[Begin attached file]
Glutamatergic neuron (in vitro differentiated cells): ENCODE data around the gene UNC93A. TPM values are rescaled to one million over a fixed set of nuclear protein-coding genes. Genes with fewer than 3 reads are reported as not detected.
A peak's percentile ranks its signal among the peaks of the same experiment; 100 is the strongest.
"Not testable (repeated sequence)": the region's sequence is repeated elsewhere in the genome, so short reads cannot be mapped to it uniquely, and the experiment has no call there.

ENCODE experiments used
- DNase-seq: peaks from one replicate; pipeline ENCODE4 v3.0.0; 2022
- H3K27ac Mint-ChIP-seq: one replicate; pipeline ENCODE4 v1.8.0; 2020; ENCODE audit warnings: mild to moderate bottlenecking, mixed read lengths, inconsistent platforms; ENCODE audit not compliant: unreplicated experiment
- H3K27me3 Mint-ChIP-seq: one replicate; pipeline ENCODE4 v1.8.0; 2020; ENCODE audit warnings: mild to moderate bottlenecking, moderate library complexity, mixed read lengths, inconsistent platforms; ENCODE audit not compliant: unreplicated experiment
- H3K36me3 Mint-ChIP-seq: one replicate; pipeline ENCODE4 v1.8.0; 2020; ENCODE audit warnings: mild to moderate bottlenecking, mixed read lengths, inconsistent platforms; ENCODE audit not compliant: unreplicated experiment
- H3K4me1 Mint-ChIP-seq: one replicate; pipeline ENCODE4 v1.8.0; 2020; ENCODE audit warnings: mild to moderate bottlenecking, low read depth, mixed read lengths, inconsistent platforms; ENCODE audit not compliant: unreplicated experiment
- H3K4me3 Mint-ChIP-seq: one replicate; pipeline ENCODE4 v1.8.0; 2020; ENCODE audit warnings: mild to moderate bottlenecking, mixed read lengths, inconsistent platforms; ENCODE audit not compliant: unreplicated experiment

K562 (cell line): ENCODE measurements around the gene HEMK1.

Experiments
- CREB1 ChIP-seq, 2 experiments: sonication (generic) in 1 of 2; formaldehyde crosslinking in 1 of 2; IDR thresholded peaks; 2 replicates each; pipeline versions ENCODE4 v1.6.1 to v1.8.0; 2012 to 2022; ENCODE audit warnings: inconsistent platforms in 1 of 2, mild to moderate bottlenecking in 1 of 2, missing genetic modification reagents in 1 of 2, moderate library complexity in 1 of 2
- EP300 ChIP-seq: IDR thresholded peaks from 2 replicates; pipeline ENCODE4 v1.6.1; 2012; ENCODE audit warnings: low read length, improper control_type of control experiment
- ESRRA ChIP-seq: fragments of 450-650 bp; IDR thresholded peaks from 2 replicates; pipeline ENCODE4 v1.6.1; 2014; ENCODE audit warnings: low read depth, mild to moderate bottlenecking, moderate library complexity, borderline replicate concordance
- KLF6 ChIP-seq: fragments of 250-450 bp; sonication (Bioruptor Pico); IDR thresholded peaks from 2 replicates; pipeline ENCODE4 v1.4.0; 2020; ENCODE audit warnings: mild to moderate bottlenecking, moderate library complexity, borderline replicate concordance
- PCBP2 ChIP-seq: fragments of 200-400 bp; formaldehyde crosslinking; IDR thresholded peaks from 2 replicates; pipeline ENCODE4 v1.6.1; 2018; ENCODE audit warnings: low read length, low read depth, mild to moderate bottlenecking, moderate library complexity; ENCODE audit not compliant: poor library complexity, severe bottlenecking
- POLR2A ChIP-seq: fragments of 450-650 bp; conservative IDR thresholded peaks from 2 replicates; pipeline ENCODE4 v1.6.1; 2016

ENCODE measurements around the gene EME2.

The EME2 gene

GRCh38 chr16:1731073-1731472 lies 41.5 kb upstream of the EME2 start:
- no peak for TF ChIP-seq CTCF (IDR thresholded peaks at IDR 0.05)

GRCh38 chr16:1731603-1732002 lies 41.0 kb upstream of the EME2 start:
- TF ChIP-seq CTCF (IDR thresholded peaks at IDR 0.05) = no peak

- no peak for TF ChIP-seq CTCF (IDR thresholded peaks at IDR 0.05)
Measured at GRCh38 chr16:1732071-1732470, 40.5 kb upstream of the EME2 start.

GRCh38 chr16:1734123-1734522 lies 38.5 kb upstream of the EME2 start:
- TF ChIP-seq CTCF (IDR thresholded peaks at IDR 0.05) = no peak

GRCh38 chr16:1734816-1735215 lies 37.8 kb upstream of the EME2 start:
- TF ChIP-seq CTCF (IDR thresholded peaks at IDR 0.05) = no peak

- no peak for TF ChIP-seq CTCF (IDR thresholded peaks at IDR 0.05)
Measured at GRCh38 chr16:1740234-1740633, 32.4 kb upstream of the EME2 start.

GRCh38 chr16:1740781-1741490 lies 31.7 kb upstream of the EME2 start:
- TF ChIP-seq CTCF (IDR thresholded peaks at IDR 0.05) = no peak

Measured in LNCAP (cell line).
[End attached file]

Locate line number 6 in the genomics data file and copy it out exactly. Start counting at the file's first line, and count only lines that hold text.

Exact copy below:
- H3K27ac Mint-ChIP-seq: one replicate; pipeline ENCODE4 v1.8.0; 2020; ENCODE audit warnings: mild to moderate bottlenecking, mixed read lengths, inconsistent platforms; ENCODE audit not compliant: unreplicated experiment